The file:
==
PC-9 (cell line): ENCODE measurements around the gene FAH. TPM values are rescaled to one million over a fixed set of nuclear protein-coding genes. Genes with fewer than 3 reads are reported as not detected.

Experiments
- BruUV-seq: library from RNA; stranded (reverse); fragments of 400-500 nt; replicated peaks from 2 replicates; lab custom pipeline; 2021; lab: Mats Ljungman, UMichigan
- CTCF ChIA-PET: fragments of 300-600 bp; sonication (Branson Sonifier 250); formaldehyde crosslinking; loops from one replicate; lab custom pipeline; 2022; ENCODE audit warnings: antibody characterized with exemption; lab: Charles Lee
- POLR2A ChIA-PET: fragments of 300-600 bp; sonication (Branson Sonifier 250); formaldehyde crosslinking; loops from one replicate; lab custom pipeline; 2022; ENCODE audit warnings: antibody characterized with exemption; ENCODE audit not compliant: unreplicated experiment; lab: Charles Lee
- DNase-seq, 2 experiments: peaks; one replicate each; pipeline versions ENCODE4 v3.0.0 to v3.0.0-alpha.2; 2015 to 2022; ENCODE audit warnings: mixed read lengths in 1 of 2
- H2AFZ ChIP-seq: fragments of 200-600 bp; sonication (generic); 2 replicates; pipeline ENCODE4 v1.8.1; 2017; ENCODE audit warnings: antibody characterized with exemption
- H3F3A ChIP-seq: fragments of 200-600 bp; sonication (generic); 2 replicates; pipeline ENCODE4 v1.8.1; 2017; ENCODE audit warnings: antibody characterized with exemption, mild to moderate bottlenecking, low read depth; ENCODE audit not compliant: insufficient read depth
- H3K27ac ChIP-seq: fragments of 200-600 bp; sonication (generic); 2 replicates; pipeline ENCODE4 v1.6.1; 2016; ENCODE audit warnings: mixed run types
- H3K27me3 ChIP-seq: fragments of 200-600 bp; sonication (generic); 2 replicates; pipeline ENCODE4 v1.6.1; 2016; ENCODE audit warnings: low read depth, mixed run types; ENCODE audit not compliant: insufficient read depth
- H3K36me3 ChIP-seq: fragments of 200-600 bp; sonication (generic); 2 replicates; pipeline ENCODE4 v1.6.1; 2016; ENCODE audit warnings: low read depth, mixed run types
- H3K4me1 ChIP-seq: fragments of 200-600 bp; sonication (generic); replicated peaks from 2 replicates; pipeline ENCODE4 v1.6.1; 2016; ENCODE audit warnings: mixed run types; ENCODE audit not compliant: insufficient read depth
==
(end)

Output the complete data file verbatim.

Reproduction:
PC-9 (cell line): ENCODE measurements around the gene FAH. TPM values are rescaled to one million over a fixed set of nuclear protein-coding genes. Genes with fewer than 3 reads are reported as not detected.

Experiments
- BruUV-seq: library from RNA; stranded (reverse); fragments of 400-500 nt; replicated peaks from 2 replicates; lab custom pipeline; 2021; lab: Mats Ljungman, UMichigan
- CTCF ChIA-PET: fragments of 300-600 bp; sonication (Branson Sonifier 250); formaldehyde crosslinking; loops from one replicate; lab custom pipeline; 2022; ENCODE audit warnings: antibody characterized with exemption; lab: Charles Lee
- POLR2A ChIA-PET: fragments of 300-600 bp; sonication (Branson Sonifier 250); formaldehyde crosslinking; loops from one replicate; lab custom pipeline; 2022; ENCODE audit warnings: antibody characterized with exemption; ENCODE audit not compliant: unreplicated experiment; lab: Charles Lee
- DNase-seq, 2 experiments: peaks; one replicate each; pipeline versions ENCODE4 v3.0.0 to v3.0.0-alpha.2; 2015 to 2022; ENCODE audit warnings: mixed read lengths in 1 of 2
- H2AFZ ChIP-seq: fragments of 200-600 bp; sonication (generic); 2 replicates; pipeline ENCODE4 v1.8.1; 2017; ENCODE audit warnings: antibody characterized with exemption
- H3F3A ChIP-seq: fragments of 200-600 bp; sonication (generic); 2 replicates; pipeline ENCODE4 v1.8.1; 2017; ENCODE audit warnings: antibody characterized with exemption, mild to moderate bottlenecking, low read depth; ENCODE audit not compliant: insufficient read depth
- H3K27ac ChIP-seq: fragments of 200-600 bp; sonication (generic); 2 replicates; pipeline ENCODE4 v1.6.1; 2016; ENCODE audit warnings: mixed run types
- H3K27me3 ChIP-seq: fragments of 200-600 bp; sonication (generic); 2 replicates; pipeline ENCODE4 v1.6.1; 2016; ENCODE audit warnings: low read depth, mixed run types; ENCODE audit not compliant: insufficient read depth
- H3K36me3 ChIP-seq: fragments of 200-600 bp; sonication (generic); 2 replicates; pipeline ENCODE4 v1.6.1; 2016; ENCODE audit warnings: low read depth, mixed run types
- H3K4me1 ChIP-seq: fragments of 200-600 bp; sonication (generic); replicated peaks from 2 replicates; pipeline ENCODE4 v1.6.1; 2016; ENCODE audit warnings: mixed run types; ENCODE audit not compliant: insufficient read depth